Teaching in Ethiopia was a new experience. From a cocooned School of Management Studies, CBIT India, I was thrown into the deep end of an ocean of education – Bahirdar University. It was a university so big that teachers travelled by bicycles to go from one block to another. And in 2002, if a person was not in his seat it was very difficult to trace him/her as there were no dog chains (oops Cellphones) around the necks!
The University was lush green and there was lot of wildlife to be seen. It was very common to see white Colobus monkey called mountain Guereza. One of which was a frequent visitor, to one of my classes. This enormous monkey would perch himself on the window sill and would take in all that was taught!
He would sometimes munch on some leaves and just look like an absent minded student pondering on a problem for which the solution could not be found. He had a permanent perplexed expression on his face! Once the class was over, he would gracefully jump into the foliage of the tree and disappear. Sadly with the expansion of the university such memorable sightings were lost by the time I left in 2006.
All the teachers had to offer a course. Frequently students would come up in the market, introduce themselves and say “sir, you offered us a course in Introduction to Management and so on”. All teachers had to prepare a course outline which corresponds to an Indian syllabus sheet. This prepared course outline, had to be approved by the Dean and the HOD, cyclostyled and then circulated among the students.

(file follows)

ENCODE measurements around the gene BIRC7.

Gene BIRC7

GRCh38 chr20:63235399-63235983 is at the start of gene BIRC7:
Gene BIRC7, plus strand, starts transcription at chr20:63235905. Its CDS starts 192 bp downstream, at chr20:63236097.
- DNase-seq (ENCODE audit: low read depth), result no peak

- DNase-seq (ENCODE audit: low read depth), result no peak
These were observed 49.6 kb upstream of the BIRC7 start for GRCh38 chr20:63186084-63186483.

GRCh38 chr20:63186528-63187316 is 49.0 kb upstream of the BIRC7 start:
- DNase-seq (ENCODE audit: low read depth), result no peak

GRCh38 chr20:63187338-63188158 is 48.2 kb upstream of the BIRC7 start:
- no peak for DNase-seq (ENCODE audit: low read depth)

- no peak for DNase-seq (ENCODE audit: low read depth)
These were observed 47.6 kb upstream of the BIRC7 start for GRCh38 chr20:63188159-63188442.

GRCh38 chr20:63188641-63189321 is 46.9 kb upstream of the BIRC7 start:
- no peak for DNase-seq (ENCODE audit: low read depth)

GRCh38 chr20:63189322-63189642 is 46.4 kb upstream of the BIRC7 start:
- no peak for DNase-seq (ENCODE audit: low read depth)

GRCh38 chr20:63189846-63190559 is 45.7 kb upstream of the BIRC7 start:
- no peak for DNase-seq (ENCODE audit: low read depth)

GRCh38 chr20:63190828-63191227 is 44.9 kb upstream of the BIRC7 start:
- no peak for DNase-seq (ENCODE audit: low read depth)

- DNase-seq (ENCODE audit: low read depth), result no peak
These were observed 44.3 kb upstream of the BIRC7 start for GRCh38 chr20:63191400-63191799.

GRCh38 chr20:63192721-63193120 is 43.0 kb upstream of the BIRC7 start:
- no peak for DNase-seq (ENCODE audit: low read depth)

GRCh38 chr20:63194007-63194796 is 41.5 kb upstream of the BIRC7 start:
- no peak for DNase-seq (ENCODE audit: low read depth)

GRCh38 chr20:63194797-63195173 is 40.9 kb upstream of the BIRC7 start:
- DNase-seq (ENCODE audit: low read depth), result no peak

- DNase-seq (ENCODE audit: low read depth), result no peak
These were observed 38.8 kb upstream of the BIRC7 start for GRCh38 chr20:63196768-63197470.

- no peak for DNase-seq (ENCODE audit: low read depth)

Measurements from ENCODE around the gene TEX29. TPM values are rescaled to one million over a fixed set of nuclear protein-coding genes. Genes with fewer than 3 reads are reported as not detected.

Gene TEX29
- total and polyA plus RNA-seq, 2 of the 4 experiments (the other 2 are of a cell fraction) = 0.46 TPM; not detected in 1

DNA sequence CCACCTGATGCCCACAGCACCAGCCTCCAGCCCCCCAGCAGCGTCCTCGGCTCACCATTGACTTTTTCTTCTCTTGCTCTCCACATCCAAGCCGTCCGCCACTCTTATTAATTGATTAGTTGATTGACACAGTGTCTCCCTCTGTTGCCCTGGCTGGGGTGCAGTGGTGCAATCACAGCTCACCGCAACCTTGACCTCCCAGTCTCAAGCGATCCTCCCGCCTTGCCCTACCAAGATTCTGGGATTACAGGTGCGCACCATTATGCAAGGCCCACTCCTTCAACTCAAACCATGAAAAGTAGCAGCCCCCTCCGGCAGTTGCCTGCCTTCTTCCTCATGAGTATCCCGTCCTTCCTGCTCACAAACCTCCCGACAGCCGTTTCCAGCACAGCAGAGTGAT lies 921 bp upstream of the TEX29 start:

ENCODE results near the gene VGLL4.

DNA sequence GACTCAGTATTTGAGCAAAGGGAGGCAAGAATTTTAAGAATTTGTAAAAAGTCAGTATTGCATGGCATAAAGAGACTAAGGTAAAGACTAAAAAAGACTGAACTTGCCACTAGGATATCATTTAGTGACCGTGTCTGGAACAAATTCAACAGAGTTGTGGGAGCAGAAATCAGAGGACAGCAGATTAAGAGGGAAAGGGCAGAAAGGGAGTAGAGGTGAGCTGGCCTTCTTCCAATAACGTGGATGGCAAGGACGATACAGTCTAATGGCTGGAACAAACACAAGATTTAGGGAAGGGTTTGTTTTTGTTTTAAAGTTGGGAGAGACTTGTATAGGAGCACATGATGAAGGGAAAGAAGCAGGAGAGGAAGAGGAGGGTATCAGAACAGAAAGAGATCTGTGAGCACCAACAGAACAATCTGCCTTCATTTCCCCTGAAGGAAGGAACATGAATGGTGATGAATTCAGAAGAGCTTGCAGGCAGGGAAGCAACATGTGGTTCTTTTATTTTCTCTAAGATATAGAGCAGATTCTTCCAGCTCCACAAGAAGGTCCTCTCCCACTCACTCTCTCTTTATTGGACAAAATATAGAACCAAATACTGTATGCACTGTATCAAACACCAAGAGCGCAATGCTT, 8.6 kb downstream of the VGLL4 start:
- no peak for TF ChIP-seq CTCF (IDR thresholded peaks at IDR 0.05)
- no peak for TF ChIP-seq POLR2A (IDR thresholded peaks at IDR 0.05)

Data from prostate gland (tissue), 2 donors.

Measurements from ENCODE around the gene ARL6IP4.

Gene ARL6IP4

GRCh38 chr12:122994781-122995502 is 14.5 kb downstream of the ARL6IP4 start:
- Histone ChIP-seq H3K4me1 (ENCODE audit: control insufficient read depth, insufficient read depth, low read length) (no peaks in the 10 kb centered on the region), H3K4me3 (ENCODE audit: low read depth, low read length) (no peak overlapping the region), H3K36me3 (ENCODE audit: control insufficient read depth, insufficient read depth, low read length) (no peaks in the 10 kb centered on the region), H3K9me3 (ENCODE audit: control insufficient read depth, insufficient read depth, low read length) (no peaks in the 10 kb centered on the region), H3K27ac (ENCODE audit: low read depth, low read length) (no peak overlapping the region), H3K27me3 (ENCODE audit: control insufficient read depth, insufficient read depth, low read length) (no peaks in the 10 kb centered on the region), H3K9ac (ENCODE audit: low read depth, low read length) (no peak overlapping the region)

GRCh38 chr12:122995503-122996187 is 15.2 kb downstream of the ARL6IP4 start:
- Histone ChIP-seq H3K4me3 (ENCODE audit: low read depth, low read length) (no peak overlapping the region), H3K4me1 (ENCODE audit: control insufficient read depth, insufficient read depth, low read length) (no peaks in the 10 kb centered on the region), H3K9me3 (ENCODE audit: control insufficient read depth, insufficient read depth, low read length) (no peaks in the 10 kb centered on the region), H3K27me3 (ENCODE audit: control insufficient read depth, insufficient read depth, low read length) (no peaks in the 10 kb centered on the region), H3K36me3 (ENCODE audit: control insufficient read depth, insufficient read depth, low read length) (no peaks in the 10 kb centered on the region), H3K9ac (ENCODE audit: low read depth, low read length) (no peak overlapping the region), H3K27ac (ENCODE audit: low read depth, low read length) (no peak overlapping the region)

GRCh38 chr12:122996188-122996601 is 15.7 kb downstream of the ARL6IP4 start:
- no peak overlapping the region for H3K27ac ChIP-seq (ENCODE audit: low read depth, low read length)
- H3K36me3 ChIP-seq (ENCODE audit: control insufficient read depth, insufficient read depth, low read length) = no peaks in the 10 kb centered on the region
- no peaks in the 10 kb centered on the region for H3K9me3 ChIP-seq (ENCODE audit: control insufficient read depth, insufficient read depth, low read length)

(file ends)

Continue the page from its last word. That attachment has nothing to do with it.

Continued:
I had also noticed that many teachers were giving one or two page handouts, which the students gratefully accepted. A visit to the library confirmed my thought process. There was very limited availability of books and even those books were quite outdated.
Within a month I hit upon an idea. I started making quite elaborate notes in each chapter and got them cyclostyled. I would offer these notes to my students who were delighted to get printed reading material. I had an ace up my sleeve. I was cyclostyling 25 sets more than my students’ strength.
This notes built up into a very nice reading material and in no time the semester was over. I had a cover page made, clubbed it with the study material and got it nicely bound and presented the entire set to the delighted librarian. Sometime later, I was called into the Vice President‘s office (Vice President is like our Vice Chancellor).
I was not very overtly worried as I was getting good feedback from all my students. But some lingering doubt remained – “why was I called in?” I was ushered in and the VP said without any preamble “I was told that you are giving study material to the library, whose idea is this?” “Mine” I said “Any problem sir?” “no, no” he assured me “No problem at all, it is a great initiative. During my visit I found many students referring your notes. How much did it cost you to make the 25 sets of reading material?”
“Not much sir” I told him “I must have paid around 100-125 birr for the binding”. The VP was beaming “I am very happy that you are taking so much effort to educate my students. From now on you don’t have to worry, get them bound in the university press and I will see that you are not charged anything”. I thanked him and left.
By the time I finished two contracts I had contributed 16 sets of different reading material to the library. I had taught sixteen different subjects in four years and thoroughly enjoyed teaching each of them. Even though I taught many subjects, in hearts of hearts I loved teaching Introduction to Marketing, Sales and Distribution, Marketing Research and Strategic Management. My Ethiopian students still remember me as a ‘Marketing teacher’.